Marines with the US 2nd Marine Division have tested a number of additive-manufactured, or 3D-printed, small unmanned aerial systems (SUASs) at Camp Lejeune in North Carolina.

The trials saw technicians and engineers from the US Army Research Lab gather marines from different military occupational specialties to demonstrate the usefulness and convenience of the 3D-printed SUAS.

The remote-controlled SUAS can be developed at a much faster rate than versions and are versatile enough to be used for a wide variety of missions.

US Army Research Lab Vehicle Technology Directorate team leader Eric Spero said: “At this point we are focusing on intelligence, surveillance and reconnaissance missions.

“We have different cameras such as an infrared and a day camera. There are different things we can do, like stream the video to systems or a heads-up display and record it for later viewing.”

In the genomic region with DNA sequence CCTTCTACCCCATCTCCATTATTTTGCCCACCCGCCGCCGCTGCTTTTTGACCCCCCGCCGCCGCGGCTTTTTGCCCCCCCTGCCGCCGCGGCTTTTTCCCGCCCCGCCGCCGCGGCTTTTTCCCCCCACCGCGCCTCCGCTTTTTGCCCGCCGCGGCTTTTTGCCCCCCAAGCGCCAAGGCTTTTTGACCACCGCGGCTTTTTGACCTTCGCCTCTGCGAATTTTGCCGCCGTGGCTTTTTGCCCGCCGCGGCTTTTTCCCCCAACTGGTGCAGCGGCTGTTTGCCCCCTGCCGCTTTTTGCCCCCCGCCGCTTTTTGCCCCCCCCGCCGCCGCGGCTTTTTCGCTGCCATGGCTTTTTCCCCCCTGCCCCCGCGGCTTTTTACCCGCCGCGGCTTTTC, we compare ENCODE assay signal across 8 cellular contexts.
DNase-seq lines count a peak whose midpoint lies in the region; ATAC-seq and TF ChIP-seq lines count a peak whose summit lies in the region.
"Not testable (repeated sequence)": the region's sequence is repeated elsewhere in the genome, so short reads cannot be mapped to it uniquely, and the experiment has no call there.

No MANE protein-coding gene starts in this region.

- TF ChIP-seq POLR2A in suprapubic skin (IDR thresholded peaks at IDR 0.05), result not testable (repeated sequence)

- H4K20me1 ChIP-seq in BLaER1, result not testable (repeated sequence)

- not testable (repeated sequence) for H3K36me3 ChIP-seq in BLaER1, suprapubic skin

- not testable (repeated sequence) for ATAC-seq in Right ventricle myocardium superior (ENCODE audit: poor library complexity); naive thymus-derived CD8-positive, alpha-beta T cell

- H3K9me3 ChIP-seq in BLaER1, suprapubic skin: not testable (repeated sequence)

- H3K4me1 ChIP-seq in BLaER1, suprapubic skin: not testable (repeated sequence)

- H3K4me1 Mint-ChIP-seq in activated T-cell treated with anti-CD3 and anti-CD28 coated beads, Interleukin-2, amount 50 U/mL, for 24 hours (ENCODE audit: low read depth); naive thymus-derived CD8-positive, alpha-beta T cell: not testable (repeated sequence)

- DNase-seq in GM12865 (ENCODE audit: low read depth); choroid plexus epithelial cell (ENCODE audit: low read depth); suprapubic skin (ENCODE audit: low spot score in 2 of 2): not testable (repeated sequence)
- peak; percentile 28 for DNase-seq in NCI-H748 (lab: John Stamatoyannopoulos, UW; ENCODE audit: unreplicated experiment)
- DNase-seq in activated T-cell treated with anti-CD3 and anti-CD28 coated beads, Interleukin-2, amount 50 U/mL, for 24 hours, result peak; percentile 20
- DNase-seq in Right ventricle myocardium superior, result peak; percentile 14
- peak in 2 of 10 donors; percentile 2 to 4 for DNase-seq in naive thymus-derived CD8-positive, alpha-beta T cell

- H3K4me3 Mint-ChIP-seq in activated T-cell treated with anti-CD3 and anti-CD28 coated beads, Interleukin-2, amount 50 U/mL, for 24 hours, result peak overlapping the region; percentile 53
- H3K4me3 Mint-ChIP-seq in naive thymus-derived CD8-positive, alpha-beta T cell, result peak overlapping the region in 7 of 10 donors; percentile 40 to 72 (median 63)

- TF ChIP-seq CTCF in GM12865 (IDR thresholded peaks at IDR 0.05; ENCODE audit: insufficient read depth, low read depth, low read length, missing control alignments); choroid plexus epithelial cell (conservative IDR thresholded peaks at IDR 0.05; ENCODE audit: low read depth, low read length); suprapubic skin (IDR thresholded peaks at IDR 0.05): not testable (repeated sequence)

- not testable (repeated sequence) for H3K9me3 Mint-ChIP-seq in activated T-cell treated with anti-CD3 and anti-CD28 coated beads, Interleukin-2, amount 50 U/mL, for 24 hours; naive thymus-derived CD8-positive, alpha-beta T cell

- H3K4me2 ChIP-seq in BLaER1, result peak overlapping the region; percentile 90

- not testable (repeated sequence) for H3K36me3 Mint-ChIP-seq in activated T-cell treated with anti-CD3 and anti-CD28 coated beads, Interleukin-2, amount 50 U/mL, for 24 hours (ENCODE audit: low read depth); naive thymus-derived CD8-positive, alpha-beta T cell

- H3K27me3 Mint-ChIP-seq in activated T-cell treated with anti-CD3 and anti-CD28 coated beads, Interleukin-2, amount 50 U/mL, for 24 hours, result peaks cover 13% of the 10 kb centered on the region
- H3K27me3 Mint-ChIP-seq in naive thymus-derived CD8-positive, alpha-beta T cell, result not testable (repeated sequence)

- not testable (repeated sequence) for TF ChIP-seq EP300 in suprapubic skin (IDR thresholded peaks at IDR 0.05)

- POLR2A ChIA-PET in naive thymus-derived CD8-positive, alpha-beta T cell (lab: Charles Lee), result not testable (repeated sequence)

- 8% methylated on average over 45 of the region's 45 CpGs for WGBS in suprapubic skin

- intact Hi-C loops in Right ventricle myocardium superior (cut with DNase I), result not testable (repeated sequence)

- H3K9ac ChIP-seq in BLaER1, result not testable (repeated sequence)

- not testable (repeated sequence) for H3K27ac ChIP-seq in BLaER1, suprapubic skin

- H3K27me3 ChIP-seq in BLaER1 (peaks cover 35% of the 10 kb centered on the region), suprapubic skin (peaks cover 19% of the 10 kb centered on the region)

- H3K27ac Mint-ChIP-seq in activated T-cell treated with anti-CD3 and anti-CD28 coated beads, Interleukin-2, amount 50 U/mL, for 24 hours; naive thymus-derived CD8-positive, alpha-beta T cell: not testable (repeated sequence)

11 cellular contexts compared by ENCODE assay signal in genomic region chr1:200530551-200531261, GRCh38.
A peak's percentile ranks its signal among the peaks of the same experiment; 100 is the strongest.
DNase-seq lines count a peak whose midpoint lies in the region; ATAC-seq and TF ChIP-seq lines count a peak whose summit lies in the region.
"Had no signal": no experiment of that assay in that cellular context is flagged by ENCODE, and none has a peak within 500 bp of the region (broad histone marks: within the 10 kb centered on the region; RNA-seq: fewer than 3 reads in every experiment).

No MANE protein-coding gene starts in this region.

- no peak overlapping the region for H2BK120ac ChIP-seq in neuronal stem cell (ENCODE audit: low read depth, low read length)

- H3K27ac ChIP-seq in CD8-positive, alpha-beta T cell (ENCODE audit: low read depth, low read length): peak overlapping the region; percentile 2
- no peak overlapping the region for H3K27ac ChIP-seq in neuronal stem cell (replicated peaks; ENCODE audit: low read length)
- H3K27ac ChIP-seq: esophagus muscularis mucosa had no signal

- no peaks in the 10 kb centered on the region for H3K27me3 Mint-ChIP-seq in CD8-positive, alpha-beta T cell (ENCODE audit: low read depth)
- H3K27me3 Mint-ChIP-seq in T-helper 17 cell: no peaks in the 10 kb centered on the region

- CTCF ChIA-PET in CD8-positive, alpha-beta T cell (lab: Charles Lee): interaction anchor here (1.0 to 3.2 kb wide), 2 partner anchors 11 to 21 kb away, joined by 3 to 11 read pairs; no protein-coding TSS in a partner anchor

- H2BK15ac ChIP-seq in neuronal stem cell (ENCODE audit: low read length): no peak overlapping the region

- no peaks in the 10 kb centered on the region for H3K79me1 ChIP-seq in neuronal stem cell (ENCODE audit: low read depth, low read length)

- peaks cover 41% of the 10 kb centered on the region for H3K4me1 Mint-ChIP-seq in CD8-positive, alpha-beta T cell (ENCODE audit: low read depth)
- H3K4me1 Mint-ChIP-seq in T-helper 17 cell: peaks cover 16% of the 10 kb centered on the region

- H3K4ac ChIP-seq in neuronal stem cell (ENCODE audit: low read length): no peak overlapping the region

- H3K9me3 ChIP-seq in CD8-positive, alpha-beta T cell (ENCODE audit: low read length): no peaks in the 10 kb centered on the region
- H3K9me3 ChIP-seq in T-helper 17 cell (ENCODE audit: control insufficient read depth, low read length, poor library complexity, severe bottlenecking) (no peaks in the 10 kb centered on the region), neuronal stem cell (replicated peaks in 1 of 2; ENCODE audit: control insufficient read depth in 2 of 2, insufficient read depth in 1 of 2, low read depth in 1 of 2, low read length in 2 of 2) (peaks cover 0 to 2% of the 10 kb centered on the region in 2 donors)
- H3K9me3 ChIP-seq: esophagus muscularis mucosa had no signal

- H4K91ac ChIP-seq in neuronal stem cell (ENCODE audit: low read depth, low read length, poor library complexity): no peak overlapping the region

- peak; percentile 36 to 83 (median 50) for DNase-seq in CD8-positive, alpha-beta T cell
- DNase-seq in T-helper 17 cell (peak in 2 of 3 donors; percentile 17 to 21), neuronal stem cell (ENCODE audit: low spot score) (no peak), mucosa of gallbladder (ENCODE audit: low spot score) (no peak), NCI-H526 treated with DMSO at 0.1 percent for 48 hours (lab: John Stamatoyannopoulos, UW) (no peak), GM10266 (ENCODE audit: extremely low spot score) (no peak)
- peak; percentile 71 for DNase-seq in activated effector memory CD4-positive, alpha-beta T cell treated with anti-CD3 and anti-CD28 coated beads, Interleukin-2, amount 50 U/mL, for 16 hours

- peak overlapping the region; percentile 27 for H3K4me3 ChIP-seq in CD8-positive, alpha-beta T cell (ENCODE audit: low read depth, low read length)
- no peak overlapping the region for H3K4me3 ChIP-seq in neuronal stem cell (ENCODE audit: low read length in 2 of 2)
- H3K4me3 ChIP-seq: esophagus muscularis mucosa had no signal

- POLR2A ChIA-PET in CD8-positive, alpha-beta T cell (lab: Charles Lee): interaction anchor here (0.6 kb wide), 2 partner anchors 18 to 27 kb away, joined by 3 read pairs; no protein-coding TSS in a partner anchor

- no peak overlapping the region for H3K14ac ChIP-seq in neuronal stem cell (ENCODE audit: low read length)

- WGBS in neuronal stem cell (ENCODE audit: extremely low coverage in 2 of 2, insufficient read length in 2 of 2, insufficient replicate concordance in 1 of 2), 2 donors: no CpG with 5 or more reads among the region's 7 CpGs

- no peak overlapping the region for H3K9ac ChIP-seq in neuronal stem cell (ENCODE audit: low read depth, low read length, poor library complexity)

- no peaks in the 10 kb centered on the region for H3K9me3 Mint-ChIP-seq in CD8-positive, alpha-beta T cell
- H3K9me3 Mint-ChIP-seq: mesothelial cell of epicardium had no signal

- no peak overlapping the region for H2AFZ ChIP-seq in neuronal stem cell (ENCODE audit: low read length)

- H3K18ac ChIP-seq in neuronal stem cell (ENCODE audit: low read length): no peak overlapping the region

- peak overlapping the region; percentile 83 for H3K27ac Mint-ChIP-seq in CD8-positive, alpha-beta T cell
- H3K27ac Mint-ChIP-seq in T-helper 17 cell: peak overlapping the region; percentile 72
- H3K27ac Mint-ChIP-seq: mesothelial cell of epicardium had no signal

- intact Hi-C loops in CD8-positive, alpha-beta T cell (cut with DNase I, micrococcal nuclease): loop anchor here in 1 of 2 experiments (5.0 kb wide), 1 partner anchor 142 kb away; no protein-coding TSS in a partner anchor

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Researchers have designed a catalogue of drone units that enables service members to select a SUAS that is customised to address their specific mission needs and then download the information to allow its components to be fabricated via additive manufacturing.

The technology will enable the troops to easily design and develop aircraft based on their specifications and the nature of the mission, as opposed to being required to use the systems that are already in use.

US Army Research Lab mechanical engineer John Gerdes said: “We have taken 3D printing and quad-copters and created a means of giving troops a customised vehicle right when they need it, with the capabilities they need from it, on demand.”

Gerdes added: “These craft are the future because they’re protected by obsolescence.

“We are able to give troops the technology almost immediately by printing new parts and making slight adjustments so they will always have a craft that is able to complete the mission.”

A 3D printed SUAS can be designed, built and made ready for use in approximately 24 hours.